Much is made about a letter from John Jay of New York to George Washington during the Convention that drew up the Constitution of the United States, and exactly what Jay meant by “natural born citizen”. It may well be that his letter arrived in time for the convention’s deliberation (although it was never mentioned in the debate) and it may well be that the words “natural born citizen” in the Constitution were taken from it, but when it comes to original intent, it doesn’t matter what John Jay meant, because John Jay was not a delegate to the Constitutional Convention, he had no vote nor did he have any part in the debate. All the input he had to the process was the words themselves in his letter, not even an explanation of what he meant beyond someone who was not a “foreigner”.
Let’s focus on someone, who was a delegate to the Constitutional Convention, John Rutledge of South Carolina. Rutledge served as the Chief Judge of South Carolina (as well as its governor and as a justice of the US Supreme Court). Having received his legal education in London, he was a formidable presence in the court room (reportedly having lost only one case). John Rutledge was the Chairman of the Committee of Detail, the committee charged with drafting the Constitution draft that the delegates debated. What did the laws of his own state of South Carolina, of which he was certainly familiar, say about citizenship?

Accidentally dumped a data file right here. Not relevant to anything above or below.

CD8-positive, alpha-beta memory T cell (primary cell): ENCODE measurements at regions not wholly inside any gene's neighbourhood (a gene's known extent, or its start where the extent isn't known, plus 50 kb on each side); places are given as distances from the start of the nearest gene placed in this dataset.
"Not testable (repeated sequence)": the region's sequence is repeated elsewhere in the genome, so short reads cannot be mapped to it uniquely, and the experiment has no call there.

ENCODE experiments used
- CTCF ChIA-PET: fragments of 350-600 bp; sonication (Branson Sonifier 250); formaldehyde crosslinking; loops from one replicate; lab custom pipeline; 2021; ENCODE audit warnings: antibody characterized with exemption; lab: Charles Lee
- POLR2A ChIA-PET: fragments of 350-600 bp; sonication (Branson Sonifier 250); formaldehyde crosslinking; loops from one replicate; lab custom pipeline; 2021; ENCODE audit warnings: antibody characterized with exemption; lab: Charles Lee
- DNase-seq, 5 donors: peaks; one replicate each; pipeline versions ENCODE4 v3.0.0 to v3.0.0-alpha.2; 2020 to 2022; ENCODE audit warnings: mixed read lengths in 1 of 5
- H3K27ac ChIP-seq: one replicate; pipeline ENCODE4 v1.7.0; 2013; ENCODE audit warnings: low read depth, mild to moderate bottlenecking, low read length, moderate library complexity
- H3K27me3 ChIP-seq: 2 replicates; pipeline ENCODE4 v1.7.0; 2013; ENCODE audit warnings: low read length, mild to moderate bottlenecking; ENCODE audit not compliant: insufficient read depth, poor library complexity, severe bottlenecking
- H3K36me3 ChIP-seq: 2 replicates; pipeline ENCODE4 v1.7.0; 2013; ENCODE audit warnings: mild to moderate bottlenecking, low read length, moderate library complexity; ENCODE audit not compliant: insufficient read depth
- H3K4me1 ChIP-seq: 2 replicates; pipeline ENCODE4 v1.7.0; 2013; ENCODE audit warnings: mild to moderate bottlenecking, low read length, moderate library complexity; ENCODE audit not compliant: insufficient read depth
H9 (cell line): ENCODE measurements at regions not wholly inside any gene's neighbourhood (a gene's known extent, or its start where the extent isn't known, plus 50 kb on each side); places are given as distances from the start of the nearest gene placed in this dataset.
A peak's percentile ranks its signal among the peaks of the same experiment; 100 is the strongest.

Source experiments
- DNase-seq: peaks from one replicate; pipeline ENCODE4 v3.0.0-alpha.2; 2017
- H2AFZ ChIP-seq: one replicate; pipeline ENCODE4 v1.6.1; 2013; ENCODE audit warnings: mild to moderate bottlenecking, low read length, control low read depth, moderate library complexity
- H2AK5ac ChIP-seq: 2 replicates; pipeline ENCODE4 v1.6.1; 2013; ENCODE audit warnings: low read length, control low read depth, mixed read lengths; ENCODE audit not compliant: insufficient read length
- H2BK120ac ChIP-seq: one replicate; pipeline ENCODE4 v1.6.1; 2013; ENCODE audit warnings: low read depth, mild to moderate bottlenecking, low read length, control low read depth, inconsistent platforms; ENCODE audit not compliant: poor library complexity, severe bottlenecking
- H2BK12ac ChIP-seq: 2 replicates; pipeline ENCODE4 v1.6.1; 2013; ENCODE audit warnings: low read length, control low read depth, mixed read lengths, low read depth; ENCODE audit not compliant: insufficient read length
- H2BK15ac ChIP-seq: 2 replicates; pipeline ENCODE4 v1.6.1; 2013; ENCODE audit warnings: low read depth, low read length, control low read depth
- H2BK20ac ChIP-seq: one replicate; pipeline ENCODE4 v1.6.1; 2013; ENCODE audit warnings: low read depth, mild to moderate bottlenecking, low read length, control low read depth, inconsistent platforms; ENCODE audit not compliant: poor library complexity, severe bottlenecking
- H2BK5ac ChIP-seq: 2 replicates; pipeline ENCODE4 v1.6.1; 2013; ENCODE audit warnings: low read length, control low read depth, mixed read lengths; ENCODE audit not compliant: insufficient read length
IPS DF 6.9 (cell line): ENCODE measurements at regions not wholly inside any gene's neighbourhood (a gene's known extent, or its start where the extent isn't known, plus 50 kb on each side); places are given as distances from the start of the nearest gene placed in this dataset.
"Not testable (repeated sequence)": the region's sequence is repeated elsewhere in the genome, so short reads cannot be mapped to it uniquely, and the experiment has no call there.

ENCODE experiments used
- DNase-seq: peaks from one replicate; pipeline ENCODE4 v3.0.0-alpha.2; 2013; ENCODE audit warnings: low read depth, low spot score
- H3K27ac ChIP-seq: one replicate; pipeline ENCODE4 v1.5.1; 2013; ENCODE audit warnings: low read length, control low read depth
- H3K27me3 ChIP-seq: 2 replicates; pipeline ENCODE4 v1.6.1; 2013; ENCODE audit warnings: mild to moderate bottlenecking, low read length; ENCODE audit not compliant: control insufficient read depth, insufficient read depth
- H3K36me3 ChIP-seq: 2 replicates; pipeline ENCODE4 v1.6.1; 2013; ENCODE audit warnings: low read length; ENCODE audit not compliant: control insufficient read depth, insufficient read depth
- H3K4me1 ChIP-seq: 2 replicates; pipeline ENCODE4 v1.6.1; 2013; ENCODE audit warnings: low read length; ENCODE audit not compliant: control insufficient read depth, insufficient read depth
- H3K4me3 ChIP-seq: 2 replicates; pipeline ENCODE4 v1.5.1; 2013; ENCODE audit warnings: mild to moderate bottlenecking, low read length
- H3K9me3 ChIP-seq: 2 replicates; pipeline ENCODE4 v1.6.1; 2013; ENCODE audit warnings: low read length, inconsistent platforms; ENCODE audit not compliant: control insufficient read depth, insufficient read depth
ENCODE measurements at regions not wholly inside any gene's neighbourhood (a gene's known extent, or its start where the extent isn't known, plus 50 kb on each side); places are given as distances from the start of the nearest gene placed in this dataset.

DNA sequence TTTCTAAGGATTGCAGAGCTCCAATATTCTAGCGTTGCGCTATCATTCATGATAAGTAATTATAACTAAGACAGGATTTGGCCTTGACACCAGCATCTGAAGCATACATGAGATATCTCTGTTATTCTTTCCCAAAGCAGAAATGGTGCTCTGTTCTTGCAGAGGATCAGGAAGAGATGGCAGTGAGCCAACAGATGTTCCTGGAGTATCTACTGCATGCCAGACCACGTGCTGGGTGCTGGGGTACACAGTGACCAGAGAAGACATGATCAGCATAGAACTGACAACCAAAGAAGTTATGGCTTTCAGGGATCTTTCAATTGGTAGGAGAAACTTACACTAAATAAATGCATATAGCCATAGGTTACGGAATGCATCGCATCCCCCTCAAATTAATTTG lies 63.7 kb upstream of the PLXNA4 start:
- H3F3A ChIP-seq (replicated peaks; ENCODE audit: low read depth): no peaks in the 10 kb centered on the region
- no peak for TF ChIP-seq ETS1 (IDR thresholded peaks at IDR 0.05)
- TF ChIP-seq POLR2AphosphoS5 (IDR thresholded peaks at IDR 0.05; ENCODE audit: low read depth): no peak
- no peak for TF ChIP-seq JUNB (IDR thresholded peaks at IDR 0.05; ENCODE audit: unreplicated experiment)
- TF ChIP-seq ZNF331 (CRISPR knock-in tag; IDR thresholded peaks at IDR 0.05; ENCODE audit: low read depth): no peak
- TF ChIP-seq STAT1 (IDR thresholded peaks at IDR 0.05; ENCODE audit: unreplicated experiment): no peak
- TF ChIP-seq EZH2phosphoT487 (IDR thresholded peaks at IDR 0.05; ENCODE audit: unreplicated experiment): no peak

In 1712 the [General Assembly of the colony of South Carolina] reenacted certain English laws and among them the one of William III providing that a natural born subject might inherit estates even though his father or mother or the person he inherited from was an alien. This merely strengthened the rights of the natural born but did not change naturalization Its main interest lies in the fact that the assembly was in the habit of accepting English laws bodily.
From this we see that natural born subjects in South Carolina could have an alien parent.